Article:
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Private Equity in the 21st Century: Cash Flows, Performance, and Contract Terms from 1984-2010

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  • Robinson, David T.

    (Duke University)

  • Sensoy, Berk A.

    (Ohio State University)

Abstract

Using detailed quarterly cash flow data for a large sample of private equity funds from 1984-2010, we examine cross-sectional and time-series cash flow performance of private equity funds across a range of asset classes, including venture capital, buyout, real estate, distressed debt, and funds-of-funds. Our data also include key features of the management contracts, specifically carried interest, management fees, and general partner capital commitments, allowing us to investigate the determinants of contractual terms and to link contractual terms to performance. The data reveal important facts about the private equity market in the 21st century. On average, our sample pri-vate equity funds have outperformed the S&P 500 on a net-of-fee basis by about 15%, or about 1.5% per year. Performance varies considerably across fund types and over time. Larger funds require larger percentage capital commitments from the general partners (GPs), consistent with concerns about GP incentives in large funds. Larger funds also charge lower management fees, and obtain higher carried interest, consistent with learning about GP ability. Management fees, but not carried interest, are higher during fundraising boom periods, even controlling for fund size, suggesting that the fixed/variable mix of GP compensation shifts toward fixed components during fundraising booms, consistent with increased GP bargaining power in booms. In marked contrast to the mutual fund literature, there is no relation between management fee and carry terms and net-of-fee performance, suggesting that GPs with higher fees earn them in the form of higher gross-of-fee performance. There is some evidence that funds with lower GP capital commitments outperform. Conclusions about private equity performance over time differ markedly depending on whether performance is measured in absolute terms (IRR) or adjusted for the performance of the S&P 500 (PME). In particular, funds raised during hot markets underperform in terms of IRR, but not in terms of PME. Capital calls and distributions are both more likely and larger when public equity valuations rise and when liquidity conditions tighten. During the financial crisis and ensuing recession of 2007-2009, the component of calls unexplained by macroeconomic factors spiked, distributions plummeted, and the sensitivity of calls and distributions to underlying macroeconomic conditions changed considerably.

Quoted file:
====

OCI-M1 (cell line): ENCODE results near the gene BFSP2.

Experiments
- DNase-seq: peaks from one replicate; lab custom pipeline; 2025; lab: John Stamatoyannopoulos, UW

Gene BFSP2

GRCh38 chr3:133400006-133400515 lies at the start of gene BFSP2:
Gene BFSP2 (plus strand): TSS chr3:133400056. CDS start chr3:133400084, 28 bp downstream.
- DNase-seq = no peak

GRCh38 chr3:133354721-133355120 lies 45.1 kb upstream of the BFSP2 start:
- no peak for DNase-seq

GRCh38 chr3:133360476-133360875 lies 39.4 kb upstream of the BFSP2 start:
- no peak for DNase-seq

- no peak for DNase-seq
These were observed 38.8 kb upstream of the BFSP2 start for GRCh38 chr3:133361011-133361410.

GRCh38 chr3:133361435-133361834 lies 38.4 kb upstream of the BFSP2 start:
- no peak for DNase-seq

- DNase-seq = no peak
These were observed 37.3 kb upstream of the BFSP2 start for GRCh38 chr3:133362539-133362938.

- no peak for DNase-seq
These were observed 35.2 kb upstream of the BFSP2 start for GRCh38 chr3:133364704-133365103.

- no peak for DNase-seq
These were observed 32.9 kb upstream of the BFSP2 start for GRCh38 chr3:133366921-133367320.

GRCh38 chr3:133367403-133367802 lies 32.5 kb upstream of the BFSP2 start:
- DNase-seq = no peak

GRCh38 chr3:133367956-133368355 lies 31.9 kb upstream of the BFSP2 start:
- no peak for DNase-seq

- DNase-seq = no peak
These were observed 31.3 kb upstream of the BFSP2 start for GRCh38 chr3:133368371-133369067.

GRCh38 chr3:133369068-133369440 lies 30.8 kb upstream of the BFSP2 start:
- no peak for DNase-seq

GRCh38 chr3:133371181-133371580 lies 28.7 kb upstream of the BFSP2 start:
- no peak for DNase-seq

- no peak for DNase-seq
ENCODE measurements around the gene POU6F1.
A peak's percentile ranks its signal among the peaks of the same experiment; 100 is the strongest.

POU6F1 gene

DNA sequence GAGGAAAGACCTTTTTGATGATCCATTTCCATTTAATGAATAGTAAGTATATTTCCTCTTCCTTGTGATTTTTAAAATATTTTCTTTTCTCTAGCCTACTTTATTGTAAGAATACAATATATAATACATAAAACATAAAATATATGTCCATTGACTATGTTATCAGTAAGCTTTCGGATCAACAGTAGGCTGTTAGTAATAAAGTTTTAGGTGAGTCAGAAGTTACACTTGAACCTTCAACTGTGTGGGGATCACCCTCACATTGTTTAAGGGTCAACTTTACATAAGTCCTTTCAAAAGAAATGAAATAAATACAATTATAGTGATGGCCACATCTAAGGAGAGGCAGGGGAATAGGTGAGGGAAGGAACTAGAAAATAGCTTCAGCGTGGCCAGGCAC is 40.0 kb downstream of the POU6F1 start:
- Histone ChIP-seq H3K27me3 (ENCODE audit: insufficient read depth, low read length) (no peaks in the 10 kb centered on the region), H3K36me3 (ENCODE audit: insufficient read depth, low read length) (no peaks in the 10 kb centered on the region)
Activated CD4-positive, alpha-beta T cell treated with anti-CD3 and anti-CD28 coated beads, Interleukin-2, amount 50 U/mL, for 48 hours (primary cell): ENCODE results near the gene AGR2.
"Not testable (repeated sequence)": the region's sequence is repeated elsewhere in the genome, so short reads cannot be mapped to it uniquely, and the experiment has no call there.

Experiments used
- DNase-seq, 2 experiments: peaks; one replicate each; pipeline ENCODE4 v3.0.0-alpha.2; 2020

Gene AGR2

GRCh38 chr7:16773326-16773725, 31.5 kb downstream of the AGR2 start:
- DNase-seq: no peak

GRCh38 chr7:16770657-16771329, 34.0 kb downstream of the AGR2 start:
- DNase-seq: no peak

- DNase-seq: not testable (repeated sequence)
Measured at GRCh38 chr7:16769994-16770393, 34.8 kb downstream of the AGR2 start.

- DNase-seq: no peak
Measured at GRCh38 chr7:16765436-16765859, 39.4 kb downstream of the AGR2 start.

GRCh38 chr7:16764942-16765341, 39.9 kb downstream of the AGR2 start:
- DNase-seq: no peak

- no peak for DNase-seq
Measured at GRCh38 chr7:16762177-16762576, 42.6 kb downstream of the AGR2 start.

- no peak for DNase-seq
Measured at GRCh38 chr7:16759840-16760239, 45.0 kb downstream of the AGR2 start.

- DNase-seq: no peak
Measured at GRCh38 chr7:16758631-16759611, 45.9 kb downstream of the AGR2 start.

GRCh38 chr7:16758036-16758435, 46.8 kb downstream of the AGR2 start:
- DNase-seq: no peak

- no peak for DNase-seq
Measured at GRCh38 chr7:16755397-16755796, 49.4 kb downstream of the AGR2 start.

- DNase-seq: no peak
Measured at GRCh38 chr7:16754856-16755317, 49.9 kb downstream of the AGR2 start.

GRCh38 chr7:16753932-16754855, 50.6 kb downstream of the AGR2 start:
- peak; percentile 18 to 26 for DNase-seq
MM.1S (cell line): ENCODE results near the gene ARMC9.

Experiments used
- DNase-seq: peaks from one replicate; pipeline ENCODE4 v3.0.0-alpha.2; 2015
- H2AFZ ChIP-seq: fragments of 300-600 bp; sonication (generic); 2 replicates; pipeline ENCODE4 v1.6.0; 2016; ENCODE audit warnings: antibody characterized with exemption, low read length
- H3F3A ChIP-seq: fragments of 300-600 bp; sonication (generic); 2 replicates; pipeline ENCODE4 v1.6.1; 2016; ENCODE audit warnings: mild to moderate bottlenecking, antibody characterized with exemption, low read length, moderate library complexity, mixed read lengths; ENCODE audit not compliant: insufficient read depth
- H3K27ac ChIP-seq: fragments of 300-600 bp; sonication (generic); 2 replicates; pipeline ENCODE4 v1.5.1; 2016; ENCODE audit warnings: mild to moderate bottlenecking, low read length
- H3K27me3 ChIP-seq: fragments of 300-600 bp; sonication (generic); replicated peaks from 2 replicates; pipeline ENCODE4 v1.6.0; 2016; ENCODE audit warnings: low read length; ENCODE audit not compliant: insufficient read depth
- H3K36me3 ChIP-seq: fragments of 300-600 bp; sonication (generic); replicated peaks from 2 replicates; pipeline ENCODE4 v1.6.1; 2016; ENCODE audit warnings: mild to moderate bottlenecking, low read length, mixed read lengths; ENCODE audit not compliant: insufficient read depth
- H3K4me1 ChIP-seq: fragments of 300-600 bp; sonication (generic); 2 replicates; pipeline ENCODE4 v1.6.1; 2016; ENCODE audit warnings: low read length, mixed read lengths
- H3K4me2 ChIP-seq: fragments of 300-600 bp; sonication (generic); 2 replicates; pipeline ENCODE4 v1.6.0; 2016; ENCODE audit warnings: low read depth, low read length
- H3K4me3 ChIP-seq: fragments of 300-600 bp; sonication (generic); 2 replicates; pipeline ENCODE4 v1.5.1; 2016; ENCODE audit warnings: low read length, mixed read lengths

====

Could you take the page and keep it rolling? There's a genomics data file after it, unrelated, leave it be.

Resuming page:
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Bibliographic Info

Paper provided by Ohio State University, Charles A. Dice Center for Research in Financial Economics in its series Working Paper Series with number 2010-21.

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Date of creation: Dec 2010
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Handle: RePEc:ecl:ohidic:2010-21

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  1. Carhart, Mark M, 1997. " On Persistence in Mutual Fund Performance," Journal of Finance, American Finance Association, vol. 52(1), pages 57-82, March.
  2. Steven Kaplan & Antoinette Schoar, 2003. "Private Equity Performance: Returns, Persistence and Capital," NBER Working Papers 9807, National Bureau of Economic Research, Inc.
  3. Kaplan, Steven N. & Strömberg, Per, 2009. "Leveraged Buyouts and Private Equity," SIFR Research Report Series 65, Institute for Financial Research.
  4. Alexander Ljungqvist & Matthew Richardson & Daniel Wolfenzon, 2008. "The Investment Behavior of Buyout Funds: Theory and Evidence," NBER Working Papers 14180, National Bureau of Economic Research, Inc.
  5. Axelson, Ulf & Strömberg, Per Johan & Weisbach, Michael, 2007. "Why are Buyouts Leveraged? The Financial Structure of Private Equity Firms," CEPR Discussion Papers 6133, C.E.P.R. Discussion Papers.
  6. Alexander Ljungqvist & Matthew Richardson, 2003. "The cash flow, return and risk characteristics of private equity," NBER Working Papers 9454, National Bureau of Economic Research, Inc.
  7. Josh Lerner & Antoinette Schoar & Wan Wong, 2005. "Smart Institutions, Foolish Choices? The Limited Partner Performance Puzzle," NBER Working Papers 11136, National Bureau of Economic Research, Inc.
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Cited by:
  1. David T. Robinson & Berk A. Sensoy, 2013. "Do Private Equity Fund Managers Earn Their Fees? Compensation, Ownership, and Cash Flow Performance," Review of Financial Studies, Society for Financial Studies, vol. 26(11), pages 2760-2797.

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